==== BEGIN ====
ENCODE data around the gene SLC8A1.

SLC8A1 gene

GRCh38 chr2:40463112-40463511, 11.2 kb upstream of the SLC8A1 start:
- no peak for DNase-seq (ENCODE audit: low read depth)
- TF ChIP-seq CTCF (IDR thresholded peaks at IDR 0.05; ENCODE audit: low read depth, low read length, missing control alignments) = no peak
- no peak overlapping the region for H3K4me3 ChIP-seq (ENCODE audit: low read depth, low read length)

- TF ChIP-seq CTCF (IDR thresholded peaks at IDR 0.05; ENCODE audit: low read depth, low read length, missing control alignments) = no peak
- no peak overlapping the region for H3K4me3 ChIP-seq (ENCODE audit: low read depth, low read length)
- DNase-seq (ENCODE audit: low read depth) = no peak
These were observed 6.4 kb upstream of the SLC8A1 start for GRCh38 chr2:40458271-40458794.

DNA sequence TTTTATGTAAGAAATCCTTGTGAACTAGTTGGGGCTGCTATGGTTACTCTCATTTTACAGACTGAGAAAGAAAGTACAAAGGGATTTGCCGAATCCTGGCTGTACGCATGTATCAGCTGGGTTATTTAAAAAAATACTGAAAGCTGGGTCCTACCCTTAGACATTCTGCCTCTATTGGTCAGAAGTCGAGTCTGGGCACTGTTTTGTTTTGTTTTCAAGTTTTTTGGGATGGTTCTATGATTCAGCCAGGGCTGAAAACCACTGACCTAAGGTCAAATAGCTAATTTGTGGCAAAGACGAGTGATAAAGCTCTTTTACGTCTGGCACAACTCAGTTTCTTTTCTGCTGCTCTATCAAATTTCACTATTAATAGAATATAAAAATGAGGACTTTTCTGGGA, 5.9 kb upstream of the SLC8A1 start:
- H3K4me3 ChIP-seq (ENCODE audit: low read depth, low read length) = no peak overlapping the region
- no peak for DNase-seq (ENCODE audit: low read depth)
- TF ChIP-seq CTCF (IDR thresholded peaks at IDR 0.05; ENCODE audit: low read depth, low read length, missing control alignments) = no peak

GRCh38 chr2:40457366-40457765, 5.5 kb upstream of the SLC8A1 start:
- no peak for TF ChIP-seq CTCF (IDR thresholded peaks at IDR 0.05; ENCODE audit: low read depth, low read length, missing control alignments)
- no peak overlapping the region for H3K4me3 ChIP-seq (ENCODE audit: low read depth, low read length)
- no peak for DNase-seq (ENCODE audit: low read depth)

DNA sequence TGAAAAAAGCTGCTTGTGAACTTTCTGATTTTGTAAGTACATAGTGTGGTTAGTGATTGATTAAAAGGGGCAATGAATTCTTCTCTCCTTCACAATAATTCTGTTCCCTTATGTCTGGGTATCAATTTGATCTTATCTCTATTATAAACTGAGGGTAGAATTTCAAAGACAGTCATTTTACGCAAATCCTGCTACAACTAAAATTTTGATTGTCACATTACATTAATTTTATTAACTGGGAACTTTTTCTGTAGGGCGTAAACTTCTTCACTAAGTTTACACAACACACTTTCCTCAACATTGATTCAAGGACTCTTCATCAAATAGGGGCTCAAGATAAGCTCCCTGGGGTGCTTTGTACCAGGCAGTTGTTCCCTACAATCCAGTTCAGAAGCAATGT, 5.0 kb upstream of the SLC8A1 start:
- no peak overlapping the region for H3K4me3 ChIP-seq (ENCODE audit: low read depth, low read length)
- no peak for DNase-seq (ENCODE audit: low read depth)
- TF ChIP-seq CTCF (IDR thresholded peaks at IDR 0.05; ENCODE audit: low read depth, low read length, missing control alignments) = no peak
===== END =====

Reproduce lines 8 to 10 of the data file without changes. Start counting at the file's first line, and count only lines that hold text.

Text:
- no peak overlapping the region for H3K4me3 ChIP-seq (ENCODE audit: low read depth, low read length)
- DNase-seq (ENCODE audit: low read depth) = no peak
These were observed 6.4 kb upstream of the SLC8A1 start for GRCh38 chr2:40458271-40458794.